The town of Pakrac in Western Slavonia is now starting to rebuild following four years of war, destruction and ethnic division. The latest violent conflict, in a long history of war in this region, started in 1991. Before the war the town numbered around 9,000 inhabitants which consisted of 48% Serbs and around 35% Croats as well as Hungarian, Italian and Czechs minorities. Nowadays, Pakrac has around 4,000 inhabitants and is 70% destroyed. Most of the population fled during the fighting as the town changed hands five times. The cease-fire brought by the UN after six months meant that the town was divided by a cease-fire line.
Civilians returned on either side, but fighting still
continued sporadically across the line until May 1995 when
the Croatian army overran the Serbian side. Most of the
Serbian population then left. Nevertheless the Serbian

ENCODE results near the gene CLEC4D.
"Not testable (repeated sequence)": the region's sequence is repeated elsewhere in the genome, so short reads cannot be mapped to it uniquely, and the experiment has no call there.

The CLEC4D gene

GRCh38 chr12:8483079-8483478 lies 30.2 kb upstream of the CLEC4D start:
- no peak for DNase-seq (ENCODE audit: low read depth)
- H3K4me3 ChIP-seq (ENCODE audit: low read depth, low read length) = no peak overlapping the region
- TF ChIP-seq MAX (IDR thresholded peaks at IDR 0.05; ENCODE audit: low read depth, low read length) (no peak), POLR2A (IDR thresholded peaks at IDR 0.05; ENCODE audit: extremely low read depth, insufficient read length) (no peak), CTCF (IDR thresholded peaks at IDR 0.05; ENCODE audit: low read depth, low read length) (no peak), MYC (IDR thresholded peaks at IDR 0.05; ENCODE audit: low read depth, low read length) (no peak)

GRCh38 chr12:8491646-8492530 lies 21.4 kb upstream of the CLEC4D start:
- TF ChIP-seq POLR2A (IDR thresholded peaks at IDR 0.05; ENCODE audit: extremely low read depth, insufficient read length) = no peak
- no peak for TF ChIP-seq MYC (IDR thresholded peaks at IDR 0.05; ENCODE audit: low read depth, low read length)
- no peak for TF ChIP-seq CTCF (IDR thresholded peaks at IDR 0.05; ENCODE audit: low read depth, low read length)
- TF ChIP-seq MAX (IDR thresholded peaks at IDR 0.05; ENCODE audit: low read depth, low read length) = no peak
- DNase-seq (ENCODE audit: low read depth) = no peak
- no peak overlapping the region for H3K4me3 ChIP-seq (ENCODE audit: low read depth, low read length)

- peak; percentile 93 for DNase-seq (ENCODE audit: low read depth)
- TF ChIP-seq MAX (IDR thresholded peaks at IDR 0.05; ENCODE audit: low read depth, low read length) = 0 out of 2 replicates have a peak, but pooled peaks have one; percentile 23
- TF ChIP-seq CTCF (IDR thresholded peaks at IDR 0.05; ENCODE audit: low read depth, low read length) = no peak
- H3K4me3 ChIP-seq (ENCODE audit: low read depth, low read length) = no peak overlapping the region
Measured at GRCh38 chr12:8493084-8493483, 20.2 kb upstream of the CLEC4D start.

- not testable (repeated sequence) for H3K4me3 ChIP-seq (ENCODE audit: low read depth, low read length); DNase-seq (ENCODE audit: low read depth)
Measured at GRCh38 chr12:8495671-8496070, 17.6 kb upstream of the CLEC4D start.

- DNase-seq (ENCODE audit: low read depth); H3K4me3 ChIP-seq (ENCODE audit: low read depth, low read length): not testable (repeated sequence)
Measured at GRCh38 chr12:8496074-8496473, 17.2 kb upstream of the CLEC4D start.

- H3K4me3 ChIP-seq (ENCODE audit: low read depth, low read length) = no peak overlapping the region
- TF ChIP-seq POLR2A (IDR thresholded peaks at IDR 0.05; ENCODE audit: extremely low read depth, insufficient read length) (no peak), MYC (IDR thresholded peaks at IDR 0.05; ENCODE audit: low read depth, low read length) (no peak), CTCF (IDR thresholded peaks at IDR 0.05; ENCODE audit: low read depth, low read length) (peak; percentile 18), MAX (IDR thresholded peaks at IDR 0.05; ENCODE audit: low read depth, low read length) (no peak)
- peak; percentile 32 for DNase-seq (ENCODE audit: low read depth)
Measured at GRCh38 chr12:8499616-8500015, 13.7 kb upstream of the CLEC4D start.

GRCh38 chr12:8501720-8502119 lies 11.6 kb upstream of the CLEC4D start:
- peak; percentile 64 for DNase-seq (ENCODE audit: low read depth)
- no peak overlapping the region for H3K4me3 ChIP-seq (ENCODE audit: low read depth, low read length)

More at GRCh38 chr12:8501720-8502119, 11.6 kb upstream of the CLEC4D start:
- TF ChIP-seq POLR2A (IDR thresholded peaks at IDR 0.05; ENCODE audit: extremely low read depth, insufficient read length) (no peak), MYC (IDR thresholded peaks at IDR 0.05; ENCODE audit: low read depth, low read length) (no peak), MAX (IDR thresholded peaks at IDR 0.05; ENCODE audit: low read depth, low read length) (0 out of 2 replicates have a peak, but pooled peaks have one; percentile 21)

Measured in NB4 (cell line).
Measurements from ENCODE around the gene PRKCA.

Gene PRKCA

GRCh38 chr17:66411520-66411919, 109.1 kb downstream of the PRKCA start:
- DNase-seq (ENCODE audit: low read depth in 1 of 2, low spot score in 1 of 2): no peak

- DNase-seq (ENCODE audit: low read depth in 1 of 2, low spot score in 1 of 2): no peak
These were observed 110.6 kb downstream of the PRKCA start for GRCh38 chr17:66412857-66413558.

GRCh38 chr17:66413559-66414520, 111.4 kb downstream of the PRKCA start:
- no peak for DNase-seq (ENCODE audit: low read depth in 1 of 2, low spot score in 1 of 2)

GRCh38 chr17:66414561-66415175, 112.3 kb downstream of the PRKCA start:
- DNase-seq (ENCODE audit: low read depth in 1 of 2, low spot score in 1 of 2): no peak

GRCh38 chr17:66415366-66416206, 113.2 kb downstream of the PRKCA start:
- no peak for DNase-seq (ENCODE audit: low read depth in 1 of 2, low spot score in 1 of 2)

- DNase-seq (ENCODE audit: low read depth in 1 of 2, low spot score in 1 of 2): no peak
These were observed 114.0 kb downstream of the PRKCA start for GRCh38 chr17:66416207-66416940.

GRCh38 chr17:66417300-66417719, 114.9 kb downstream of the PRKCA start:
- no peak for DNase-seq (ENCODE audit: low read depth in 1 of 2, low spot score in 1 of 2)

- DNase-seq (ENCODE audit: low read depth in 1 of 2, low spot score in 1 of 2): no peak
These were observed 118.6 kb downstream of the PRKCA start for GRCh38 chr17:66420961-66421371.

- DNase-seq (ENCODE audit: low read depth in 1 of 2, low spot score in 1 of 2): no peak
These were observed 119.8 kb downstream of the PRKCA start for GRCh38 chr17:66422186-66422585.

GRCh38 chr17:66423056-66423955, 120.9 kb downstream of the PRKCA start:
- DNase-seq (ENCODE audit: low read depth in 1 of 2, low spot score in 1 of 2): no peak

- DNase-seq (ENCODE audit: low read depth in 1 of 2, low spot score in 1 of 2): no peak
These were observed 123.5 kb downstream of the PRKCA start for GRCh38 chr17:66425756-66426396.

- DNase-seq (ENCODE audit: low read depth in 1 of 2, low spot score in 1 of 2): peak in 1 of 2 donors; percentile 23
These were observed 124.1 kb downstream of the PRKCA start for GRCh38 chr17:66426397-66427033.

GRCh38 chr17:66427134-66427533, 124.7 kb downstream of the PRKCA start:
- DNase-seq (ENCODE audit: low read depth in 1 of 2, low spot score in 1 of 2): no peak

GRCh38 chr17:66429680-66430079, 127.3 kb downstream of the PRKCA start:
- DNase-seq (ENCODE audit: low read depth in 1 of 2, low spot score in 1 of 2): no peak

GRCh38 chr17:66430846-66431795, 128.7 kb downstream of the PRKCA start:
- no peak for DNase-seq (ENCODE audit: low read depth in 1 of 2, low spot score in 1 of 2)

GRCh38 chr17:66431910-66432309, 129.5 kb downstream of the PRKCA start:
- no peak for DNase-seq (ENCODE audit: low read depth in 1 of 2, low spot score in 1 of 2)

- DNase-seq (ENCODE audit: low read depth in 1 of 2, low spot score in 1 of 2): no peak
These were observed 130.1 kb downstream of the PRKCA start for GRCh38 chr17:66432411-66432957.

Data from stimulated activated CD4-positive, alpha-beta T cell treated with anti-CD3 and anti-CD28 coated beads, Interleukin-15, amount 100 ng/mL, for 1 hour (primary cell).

community in this area is still the biggest cohesive Serbian
community on the whole territory of Croatia under government
control (about 1000).
The cease-fire line no longer exists, so people are able to move freely from one part of the town to another. That means that obstacles for communication between the communities are no longer so visible. Although there are no physical barriers for communication between the two communities, psychological barriers are stronger then ever. Croats feel victorious and vengeful while Serbs feel humiliated and scared.
Both communities live in poor economic conditions as Pakrac is a ruined town with an economy that barely functions and few resources for reviving its agricultural production. Economic troubles in combination with personal psychological traumas and the state media's war propaganda contribute a great deal to tensions between and within the communities.